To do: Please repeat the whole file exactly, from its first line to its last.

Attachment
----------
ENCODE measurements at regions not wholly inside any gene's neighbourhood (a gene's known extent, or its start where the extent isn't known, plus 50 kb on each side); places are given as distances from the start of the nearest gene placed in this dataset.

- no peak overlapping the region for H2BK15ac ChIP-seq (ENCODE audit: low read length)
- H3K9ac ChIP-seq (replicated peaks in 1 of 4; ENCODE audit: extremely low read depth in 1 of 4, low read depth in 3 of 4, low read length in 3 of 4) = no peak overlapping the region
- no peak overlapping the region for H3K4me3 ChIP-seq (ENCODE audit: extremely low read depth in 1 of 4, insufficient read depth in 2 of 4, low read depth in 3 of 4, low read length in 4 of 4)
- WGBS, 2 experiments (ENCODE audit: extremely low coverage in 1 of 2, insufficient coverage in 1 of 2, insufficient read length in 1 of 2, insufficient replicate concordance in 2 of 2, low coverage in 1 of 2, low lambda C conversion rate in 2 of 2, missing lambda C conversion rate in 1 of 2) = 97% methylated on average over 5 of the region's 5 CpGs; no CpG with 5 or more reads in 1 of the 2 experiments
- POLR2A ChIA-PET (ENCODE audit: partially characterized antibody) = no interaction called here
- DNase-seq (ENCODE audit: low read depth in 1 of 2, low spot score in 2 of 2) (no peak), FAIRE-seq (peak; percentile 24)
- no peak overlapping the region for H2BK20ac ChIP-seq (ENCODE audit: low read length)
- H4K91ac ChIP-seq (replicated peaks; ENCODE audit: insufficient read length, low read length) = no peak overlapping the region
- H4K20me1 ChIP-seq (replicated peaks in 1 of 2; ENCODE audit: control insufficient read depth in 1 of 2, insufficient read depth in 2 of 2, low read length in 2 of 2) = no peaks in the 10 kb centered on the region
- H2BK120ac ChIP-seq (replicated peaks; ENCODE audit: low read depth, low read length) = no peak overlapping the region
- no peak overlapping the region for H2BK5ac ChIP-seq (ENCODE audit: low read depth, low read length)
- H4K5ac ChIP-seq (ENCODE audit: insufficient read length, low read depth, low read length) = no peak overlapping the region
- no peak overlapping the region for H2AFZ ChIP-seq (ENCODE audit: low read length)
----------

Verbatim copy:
ENCODE measurements at regions not wholly inside any gene's neighbourhood (a gene's known extent, or its start where the extent isn't known, plus 50 kb on each side); places are given as distances from the start of the nearest gene placed in this dataset.

- no peak overlapping the region for H2BK15ac ChIP-seq (ENCODE audit: low read length)
- H3K9ac ChIP-seq (replicated peaks in 1 of 4; ENCODE audit: extremely low read depth in 1 of 4, low read depth in 3 of 4, low read length in 3 of 4) = no peak overlapping the region
- no peak overlapping the region for H3K4me3 ChIP-seq (ENCODE audit: extremely low read depth in 1 of 4, insufficient read depth in 2 of 4, low read depth in 3 of 4, low read length in 4 of 4)
- WGBS, 2 experiments (ENCODE audit: extremely low coverage in 1 of 2, insufficient coverage in 1 of 2, insufficient read length in 1 of 2, insufficient replicate concordance in 2 of 2, low coverage in 1 of 2, low lambda C conversion rate in 2 of 2, missing lambda C conversion rate in 1 of 2) = 97% methylated on average over 5 of the region's 5 CpGs; no CpG with 5 or more reads in 1 of the 2 experiments
- POLR2A ChIA-PET (ENCODE audit: partially characterized antibody) = no interaction called here
- DNase-seq (ENCODE audit: low read depth in 1 of 2, low spot score in 2 of 2) (no peak), FAIRE-seq (peak; percentile 24)
- no peak overlapping the region for H2BK20ac ChIP-seq (ENCODE audit: low read length)
- H4K91ac ChIP-seq (replicated peaks; ENCODE audit: insufficient read length, low read length) = no peak overlapping the region
- H4K20me1 ChIP-seq (replicated peaks in 1 of 2; ENCODE audit: control insufficient read depth in 1 of 2, insufficient read depth in 2 of 2, low read length in 2 of 2) = no peaks in the 10 kb centered on the region
- H2BK120ac ChIP-seq (replicated peaks; ENCODE audit: low read depth, low read length) = no peak overlapping the region
- no peak overlapping the region for H2BK5ac ChIP-seq (ENCODE audit: low read depth, low read length)
- H4K5ac ChIP-seq (ENCODE audit: insufficient read length, low read depth, low read length) = no peak overlapping the region
- no peak overlapping the region for H2AFZ ChIP-seq (ENCODE audit: low read length)